After my return from my sisters place high up in the alps I was kind of sick for an entire week. During the last years, sickness started always in my throat – something just felt not good. So, after idling for a week, I got really bored.
Date: 23. April 2018, Miles: less than 30
What do you do when you get bored? Some people may get out to do party or head out to the lake here, to relax and drink beer. However, I feel much better with no beer or no alcohol at all.
There is no webcam on top of Mont Tendre. I really struggled to find out more about the snow heights there. Social media rescued me. I found the pictures of a guy who claimed to be on top of it two days ago. His IG account didn’t leave the impression to me that he planned to do the Patrouille des Glaciers or otherwise was into more serious skiing tours. It was more the opposite. He said, he has done a road trip with his older Renault minivan. He seems to like his car, although it is nothing special – I like this kind of people. For me, that was green light to go to Le Pont.
To reach Le Pont from Zurich you need to do a three-hour train ride. With apps, you always know when to change trains and which one to take to your next destination. I change the trains four times but made it to Le Pont without problems. Initially, I planned to visit my parents place after the hike, so I packed a lot of stuff I would need for my civilian life into a separate backpack and cached this one in Yverdon les Bains – this is Switzerland, there are convenient lockers at all railway stations, accessible for everybody. We have heard from the horrible attacks with explosives elsewhere but see little need to chance our lifestyle because of it. Terrorists could store a huge bomb in these lockers and potentially kill hundreds of people – the lockers face the trains after all.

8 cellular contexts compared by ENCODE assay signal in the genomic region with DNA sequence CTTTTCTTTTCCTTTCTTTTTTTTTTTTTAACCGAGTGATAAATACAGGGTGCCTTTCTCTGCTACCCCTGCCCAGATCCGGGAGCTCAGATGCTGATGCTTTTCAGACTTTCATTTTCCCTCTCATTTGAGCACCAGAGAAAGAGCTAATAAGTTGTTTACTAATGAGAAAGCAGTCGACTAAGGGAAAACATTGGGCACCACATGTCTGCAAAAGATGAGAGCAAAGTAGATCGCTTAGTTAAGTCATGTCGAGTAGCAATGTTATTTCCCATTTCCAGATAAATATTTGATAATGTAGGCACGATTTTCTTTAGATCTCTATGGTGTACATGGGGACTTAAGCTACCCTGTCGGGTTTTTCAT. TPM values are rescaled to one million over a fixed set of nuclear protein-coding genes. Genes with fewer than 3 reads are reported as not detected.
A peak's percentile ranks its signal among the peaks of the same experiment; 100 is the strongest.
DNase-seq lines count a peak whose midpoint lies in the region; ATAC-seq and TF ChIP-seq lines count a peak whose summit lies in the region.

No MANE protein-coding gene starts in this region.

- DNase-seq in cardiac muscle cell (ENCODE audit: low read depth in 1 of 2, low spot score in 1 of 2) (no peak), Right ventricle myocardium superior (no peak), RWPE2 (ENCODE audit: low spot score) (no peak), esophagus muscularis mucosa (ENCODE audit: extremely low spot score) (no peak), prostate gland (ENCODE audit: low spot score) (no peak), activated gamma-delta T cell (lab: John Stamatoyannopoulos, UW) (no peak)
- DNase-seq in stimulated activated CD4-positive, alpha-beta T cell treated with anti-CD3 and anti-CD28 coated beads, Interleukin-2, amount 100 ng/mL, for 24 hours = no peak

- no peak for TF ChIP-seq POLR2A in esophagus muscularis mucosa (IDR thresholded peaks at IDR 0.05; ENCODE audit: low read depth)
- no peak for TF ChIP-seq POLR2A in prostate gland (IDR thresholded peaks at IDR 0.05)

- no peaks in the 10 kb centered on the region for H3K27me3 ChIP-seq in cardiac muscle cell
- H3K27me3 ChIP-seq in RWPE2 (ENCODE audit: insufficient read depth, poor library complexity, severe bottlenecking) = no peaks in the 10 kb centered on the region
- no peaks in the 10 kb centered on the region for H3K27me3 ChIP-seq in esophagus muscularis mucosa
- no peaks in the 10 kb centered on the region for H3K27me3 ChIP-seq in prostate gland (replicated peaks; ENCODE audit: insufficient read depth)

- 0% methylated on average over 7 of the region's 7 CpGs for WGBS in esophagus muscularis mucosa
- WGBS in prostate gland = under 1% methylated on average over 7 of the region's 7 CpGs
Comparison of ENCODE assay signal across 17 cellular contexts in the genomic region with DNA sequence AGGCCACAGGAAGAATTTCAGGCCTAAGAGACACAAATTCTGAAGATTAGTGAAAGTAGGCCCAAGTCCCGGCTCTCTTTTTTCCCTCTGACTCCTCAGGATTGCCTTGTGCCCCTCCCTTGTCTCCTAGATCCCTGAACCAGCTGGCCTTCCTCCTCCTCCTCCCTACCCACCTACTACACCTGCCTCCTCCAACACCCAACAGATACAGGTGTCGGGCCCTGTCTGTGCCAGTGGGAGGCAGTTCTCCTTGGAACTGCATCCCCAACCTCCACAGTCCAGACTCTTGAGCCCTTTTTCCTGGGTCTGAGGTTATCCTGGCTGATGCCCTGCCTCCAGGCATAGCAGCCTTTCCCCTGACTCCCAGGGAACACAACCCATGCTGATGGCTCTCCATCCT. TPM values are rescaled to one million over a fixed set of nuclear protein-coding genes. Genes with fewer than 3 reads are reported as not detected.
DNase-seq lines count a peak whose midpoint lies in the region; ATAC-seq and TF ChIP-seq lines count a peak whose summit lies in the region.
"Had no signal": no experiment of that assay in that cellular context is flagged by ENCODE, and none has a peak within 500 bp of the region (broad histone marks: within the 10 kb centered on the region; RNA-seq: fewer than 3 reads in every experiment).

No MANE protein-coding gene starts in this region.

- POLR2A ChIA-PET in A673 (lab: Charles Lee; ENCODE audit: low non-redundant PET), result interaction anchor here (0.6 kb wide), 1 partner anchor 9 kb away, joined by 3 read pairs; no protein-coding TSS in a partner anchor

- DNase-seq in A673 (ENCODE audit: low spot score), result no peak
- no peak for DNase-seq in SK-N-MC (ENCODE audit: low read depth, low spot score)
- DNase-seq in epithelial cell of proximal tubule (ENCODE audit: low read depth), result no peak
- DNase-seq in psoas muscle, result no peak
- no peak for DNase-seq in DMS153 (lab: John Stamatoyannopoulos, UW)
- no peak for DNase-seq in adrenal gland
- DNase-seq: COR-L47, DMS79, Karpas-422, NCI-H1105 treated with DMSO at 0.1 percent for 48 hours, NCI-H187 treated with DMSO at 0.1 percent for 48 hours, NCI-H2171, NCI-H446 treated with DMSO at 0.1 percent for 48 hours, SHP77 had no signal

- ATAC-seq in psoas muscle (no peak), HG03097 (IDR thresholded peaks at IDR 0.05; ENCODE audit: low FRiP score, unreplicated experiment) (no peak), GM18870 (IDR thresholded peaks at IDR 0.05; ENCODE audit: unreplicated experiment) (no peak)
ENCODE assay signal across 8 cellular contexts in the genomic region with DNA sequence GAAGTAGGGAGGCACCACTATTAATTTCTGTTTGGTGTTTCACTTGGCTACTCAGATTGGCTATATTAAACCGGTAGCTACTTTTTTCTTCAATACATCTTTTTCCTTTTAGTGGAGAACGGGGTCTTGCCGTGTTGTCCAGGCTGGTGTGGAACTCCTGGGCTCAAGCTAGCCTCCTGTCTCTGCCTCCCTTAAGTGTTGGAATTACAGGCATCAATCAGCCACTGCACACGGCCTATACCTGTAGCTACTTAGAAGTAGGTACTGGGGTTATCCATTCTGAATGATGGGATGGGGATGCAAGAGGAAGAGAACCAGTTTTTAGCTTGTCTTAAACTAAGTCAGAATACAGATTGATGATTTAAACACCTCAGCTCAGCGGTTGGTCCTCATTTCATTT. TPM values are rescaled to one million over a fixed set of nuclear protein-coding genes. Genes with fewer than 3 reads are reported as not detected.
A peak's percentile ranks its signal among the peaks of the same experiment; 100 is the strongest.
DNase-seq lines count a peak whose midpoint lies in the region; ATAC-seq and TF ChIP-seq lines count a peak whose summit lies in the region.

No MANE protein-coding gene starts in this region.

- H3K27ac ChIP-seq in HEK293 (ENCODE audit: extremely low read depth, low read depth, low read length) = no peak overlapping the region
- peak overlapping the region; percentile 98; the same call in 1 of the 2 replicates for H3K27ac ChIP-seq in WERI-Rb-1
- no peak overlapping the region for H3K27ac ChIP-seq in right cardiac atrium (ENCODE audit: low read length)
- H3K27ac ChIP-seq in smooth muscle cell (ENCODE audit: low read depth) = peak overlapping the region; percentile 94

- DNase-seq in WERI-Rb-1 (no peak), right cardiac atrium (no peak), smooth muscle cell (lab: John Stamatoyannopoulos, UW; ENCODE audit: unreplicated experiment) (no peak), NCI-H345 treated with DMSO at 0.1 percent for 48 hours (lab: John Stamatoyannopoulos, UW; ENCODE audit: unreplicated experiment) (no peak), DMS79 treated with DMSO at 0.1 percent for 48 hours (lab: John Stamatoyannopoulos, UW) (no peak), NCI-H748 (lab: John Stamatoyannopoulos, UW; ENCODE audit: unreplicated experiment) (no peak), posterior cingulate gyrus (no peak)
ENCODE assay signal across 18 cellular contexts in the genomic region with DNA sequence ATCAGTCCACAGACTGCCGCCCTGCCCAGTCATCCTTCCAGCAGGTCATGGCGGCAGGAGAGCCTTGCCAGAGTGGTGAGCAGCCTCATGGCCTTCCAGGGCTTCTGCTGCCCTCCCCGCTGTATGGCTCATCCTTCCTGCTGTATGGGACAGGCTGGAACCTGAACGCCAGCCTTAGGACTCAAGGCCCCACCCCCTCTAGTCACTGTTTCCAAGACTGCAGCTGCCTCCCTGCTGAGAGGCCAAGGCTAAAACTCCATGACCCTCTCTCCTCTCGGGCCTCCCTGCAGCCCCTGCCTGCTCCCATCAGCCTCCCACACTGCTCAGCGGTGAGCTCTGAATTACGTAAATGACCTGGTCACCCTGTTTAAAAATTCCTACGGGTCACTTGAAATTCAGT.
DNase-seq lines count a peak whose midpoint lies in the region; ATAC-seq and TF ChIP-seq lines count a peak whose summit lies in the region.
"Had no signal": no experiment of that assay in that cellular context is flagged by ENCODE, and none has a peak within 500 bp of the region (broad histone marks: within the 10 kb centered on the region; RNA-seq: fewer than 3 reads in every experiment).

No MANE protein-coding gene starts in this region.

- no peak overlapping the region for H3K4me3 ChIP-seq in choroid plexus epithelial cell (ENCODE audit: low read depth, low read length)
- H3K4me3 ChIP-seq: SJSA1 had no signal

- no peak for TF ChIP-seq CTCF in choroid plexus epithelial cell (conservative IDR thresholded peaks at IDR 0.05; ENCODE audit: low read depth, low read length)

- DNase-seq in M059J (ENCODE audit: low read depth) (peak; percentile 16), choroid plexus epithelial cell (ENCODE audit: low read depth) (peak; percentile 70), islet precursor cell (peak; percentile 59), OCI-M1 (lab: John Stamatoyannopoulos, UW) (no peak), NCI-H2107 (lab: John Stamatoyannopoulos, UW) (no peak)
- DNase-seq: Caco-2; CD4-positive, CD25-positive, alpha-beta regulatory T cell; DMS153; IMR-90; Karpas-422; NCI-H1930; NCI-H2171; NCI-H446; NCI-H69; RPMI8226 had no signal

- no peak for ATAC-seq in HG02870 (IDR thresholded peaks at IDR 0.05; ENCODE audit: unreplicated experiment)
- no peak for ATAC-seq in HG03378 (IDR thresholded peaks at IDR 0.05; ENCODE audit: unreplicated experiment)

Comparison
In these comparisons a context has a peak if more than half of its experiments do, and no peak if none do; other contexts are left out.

My mood is further improved when I smear sun screen to my legs not even six feet away from the memorial for the brave smugglers in Le Pont. Everybody could tell good from evil during the time of the second world war. Today it is no longer that easy. A young man has made headlines this week here, because he poured beer over a local politician in a bar after a football match. The politician is known for ordering his police force to restrict the movement of asylum seekers and advancing other restrictive policies. Was the young man right in doing so, was this even an antifascist gesture?
I can hike again! I get really excited. I fly out of Le Pont into the Jura mountains. A fox is strolling over a field, I can watch him for minutes. As always in the Jura, I am well protected. Although, this time the openings for the canons in one bunker have been closed with concrete and the fake house is no longer maintained, so the disguise is obvious. Doesn’t matter, we have several other bunkers here as well. And tank barriers everywhere, even on top of small hills. It is obvious, that these barriers in some places were built as a measure to keep people busy. The next step would be to construct them in true vertical rock faces.
The old stone walls were carefully restored as well for many miles here. This could only be done by the civilian service, as it is way too expensive for the land owners to do it with a commercial company. I think it is meaningful that the state helps to keep the landscape in shape. Here the shape is truly remarkable.
Every time when I cross the streets many motor bikers take a break. They must have a hard life as they clearly look tired. It is not even ten o’clock in the morning but they already seem to need a cigarette to reduce their stress. I don’t have stress at all.
The sun is shining and there is spring crocus. So many, that the fields get a white shimmer. Boars feel at home here, I can clearly see the results of extremely fresh digging work. Sometimes there are footprints, so fresh that you may think the boar family has just left minutes ago but they must have been here last night.